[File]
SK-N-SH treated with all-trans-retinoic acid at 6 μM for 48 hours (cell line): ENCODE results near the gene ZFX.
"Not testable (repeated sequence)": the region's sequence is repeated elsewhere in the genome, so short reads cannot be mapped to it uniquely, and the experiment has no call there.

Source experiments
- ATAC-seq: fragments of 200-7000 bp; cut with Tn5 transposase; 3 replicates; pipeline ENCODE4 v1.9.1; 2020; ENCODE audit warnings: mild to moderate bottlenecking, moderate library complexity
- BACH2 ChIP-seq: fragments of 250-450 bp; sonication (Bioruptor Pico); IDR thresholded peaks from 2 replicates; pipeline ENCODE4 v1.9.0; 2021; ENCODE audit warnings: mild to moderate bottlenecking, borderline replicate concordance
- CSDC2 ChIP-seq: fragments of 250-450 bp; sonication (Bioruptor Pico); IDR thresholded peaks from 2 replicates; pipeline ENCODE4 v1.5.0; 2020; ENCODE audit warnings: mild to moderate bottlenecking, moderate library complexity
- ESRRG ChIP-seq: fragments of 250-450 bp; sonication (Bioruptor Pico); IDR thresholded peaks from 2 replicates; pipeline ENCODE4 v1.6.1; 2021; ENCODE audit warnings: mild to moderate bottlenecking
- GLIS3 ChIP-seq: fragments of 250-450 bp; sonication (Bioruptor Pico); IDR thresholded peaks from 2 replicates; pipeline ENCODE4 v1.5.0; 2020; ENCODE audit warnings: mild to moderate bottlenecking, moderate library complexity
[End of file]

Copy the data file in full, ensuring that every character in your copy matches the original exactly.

SK-N-SH treated with all-trans-retinoic acid at 6 μM for 48 hours (cell line): ENCODE results near the gene ZFX.
"Not testable (repeated sequence)": the region's sequence is repeated elsewhere in the genome, so short reads cannot be mapped to it uniquely, and the experiment has no call there.

Source experiments
- ATAC-seq: fragments of 200-7000 bp; cut with Tn5 transposase; 3 replicates; pipeline ENCODE4 v1.9.1; 2020; ENCODE audit warnings: mild to moderate bottlenecking, moderate library complexity
- BACH2 ChIP-seq: fragments of 250-450 bp; sonication (Bioruptor Pico); IDR thresholded peaks from 2 replicates; pipeline ENCODE4 v1.9.0; 2021; ENCODE audit warnings: mild to moderate bottlenecking, borderline replicate concordance
- CSDC2 ChIP-seq: fragments of 250-450 bp; sonication (Bioruptor Pico); IDR thresholded peaks from 2 replicates; pipeline ENCODE4 v1.5.0; 2020; ENCODE audit warnings: mild to moderate bottlenecking, moderate library complexity
- ESRRG ChIP-seq: fragments of 250-450 bp; sonication (Bioruptor Pico); IDR thresholded peaks from 2 replicates; pipeline ENCODE4 v1.6.1; 2021; ENCODE audit warnings: mild to moderate bottlenecking
- GLIS3 ChIP-seq: fragments of 250-450 bp; sonication (Bioruptor Pico); IDR thresholded peaks from 2 replicates; pipeline ENCODE4 v1.5.0; 2020; ENCODE audit warnings: mild to moderate bottlenecking, moderate library complexity